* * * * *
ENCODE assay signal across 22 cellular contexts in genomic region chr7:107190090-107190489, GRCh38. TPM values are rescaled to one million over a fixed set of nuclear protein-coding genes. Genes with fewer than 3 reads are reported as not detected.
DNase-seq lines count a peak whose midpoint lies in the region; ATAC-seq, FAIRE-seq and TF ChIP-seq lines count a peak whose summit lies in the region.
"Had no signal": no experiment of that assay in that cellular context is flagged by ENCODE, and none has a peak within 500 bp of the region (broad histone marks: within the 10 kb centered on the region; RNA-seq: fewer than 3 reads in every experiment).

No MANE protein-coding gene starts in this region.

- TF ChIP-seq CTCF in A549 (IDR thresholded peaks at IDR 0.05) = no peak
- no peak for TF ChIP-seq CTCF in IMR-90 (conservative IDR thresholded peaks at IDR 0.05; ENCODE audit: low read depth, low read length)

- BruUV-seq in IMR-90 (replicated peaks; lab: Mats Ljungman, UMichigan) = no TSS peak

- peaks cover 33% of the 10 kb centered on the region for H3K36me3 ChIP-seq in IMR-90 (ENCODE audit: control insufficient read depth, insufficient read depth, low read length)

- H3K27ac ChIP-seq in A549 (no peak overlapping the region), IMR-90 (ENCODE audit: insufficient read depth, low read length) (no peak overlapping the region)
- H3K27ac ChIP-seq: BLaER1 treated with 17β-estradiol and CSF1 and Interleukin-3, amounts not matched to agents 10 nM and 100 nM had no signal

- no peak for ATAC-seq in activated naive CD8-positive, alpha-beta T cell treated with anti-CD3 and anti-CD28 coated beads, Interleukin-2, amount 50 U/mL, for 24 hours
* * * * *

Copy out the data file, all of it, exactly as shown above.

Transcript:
ENCODE assay signal across 22 cellular contexts in genomic region chr7:107190090-107190489, GRCh38. TPM values are rescaled to one million over a fixed set of nuclear protein-coding genes. Genes with fewer than 3 reads are reported as not detected.
DNase-seq lines count a peak whose midpoint lies in the region; ATAC-seq, FAIRE-seq and TF ChIP-seq lines count a peak whose summit lies in the region.
"Had no signal": no experiment of that assay in that cellular context is flagged by ENCODE, and none has a peak within 500 bp of the region (broad histone marks: within the 10 kb centered on the region; RNA-seq: fewer than 3 reads in every experiment).

No MANE protein-coding gene starts in this region.

- TF ChIP-seq CTCF in A549 (IDR thresholded peaks at IDR 0.05) = no peak
- no peak for TF ChIP-seq CTCF in IMR-90 (conservative IDR thresholded peaks at IDR 0.05; ENCODE audit: low read depth, low read length)

- BruUV-seq in IMR-90 (replicated peaks; lab: Mats Ljungman, UMichigan) = no TSS peak

- peaks cover 33% of the 10 kb centered on the region for H3K36me3 ChIP-seq in IMR-90 (ENCODE audit: control insufficient read depth, insufficient read depth, low read length)

- H3K27ac ChIP-seq in A549 (no peak overlapping the region), IMR-90 (ENCODE audit: insufficient read depth, low read length) (no peak overlapping the region)
- H3K27ac ChIP-seq: BLaER1 treated with 17β-estradiol and CSF1 and Interleukin-3, amounts not matched to agents 10 nM and 100 nM had no signal

- no peak for ATAC-seq in activated naive CD8-positive, alpha-beta T cell treated with anti-CD3 and anti-CD28 coated beads, Interleukin-2, amount 50 U/mL, for 24 hours